We already know that everything is energy, not matter. This discovery has incredibly exciting implications for those of us who are looking to create better lives. While the world view used to be that atoms, which are the building blocks of matter, look little solar systems, we now know they are more like little clouds of infinite possibility. In fact, you may already know that atoms are about 99 percent empty space! The German theoretical physicist Werner Heisenberg once explained that “the atoms or elementary particles themselves are not as real: they form a world of potentialities and possibilities rather than one of things and facts.” What this means to us is that the matter that makes up our reality isn’t solid and finite—it exists in a kind of suspended state. Author Lynne McTaggart describes each tiny subatomic particle as “a potential of any one of its future selves—or what is known by physicists as a ‘superposition,’ or sum, of all probabilities.” Matter, in its most basic form, she writes, “isn’t anything yet. Subatomic reality resembled . . . an ephemeral prospect of seemingly infinite options.” For those of us who might find that a little too vague or esoteric, she compares it to “unset Jell-O.” An amazing implication of this is that since you are part of the Universe, you and everything around you is also like “unset Jell-O”. And so just like the atoms that make up your body are not fixed, predictable objects, neither are the circumstances of your life. You are literally leading a life of infinite possibility in every moment. It’s your very nature!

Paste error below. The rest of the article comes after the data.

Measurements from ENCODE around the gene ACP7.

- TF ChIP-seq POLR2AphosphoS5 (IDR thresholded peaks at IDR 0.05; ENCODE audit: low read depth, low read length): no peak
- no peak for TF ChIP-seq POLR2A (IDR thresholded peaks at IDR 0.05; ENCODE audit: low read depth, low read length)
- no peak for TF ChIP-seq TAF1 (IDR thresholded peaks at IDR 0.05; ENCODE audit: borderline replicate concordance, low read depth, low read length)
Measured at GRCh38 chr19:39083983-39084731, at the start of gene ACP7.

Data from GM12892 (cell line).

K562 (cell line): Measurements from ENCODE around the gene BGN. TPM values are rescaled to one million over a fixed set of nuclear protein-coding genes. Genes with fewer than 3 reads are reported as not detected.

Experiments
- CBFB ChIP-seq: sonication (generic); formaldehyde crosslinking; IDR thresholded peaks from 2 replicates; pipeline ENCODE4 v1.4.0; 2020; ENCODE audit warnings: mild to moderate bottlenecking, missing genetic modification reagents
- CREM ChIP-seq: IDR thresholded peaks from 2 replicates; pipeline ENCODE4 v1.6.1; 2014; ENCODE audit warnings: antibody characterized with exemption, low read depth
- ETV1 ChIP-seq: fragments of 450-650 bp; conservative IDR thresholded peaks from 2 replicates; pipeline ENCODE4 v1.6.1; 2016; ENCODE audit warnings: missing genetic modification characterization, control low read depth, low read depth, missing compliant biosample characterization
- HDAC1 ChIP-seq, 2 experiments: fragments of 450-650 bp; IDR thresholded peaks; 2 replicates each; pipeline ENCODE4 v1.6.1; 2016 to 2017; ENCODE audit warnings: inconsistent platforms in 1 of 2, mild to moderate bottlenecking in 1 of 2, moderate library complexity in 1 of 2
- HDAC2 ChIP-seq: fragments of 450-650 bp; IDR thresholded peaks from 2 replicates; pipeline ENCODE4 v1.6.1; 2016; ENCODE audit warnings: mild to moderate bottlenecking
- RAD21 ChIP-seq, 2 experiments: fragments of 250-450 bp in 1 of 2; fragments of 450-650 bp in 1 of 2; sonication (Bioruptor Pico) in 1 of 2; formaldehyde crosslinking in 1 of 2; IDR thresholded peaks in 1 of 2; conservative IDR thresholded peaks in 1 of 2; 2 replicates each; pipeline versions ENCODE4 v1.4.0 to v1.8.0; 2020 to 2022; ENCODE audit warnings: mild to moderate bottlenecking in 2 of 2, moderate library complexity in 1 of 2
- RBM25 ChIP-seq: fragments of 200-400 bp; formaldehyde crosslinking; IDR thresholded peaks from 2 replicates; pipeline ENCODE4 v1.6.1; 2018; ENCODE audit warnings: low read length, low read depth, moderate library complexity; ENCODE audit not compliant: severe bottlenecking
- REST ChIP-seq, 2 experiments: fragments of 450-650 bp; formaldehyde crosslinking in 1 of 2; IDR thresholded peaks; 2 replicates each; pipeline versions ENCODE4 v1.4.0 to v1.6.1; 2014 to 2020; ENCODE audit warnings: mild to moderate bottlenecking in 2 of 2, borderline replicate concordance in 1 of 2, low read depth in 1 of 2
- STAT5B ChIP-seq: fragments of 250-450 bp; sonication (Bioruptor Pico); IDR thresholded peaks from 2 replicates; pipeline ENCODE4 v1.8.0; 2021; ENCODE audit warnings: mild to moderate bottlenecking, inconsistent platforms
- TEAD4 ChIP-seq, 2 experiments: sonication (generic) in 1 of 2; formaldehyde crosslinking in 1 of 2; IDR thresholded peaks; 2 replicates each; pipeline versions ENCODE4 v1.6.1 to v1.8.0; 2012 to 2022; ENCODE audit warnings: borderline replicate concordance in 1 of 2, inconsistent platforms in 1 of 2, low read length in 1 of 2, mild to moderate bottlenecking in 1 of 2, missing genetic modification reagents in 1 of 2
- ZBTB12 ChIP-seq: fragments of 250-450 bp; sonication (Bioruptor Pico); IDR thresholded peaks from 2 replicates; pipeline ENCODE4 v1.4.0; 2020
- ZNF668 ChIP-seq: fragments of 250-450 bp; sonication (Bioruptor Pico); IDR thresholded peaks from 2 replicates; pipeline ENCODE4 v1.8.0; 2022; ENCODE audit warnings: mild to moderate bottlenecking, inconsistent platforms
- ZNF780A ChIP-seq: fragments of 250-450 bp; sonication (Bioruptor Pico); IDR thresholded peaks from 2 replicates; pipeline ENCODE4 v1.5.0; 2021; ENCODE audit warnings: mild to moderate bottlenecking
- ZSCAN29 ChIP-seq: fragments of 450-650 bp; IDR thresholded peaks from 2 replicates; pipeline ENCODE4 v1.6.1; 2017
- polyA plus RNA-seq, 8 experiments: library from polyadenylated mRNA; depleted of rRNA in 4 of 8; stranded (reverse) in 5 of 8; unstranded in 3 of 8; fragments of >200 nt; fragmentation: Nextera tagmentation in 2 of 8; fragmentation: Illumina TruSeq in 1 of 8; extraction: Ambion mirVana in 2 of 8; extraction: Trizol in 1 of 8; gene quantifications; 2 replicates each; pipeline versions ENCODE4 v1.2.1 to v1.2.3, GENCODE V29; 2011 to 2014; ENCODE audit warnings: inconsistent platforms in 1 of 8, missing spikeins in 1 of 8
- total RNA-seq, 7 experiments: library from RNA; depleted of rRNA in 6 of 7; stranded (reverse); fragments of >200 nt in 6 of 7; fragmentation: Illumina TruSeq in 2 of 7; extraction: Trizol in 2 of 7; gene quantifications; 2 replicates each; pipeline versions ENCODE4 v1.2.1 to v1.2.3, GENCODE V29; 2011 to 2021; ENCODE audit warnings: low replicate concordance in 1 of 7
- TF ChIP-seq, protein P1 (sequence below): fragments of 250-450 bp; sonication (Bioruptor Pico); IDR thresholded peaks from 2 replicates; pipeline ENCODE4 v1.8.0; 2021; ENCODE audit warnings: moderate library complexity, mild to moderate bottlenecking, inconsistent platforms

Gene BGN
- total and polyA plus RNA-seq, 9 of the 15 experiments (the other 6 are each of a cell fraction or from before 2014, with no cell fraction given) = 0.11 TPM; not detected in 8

So what makes the Jell-O set? What makes all of the unformed matter subject to infinite possibility turn into the reality you experience? The answer lies, once again, in the world of science. The presence of human consciousness is now proven to play an important role in determining which possibility an atom turns out to be. This is because all matter exists in its state of infinite possibility until it is “observed” by a human and then it becomes a particular atom. In other words, when you become aware of something, the Jell-O that makes it real, hardens. Further, in attempting to explain what scientists call the “observer effect,” some scientists are concluding that human consciousness is not just a witness to what goes on in the world, it’s the source of it. This means that humans themselves by paying attention to certain things around us play a “participatory” role in the creative dance of subatomic reality—which then turns into your daily reality.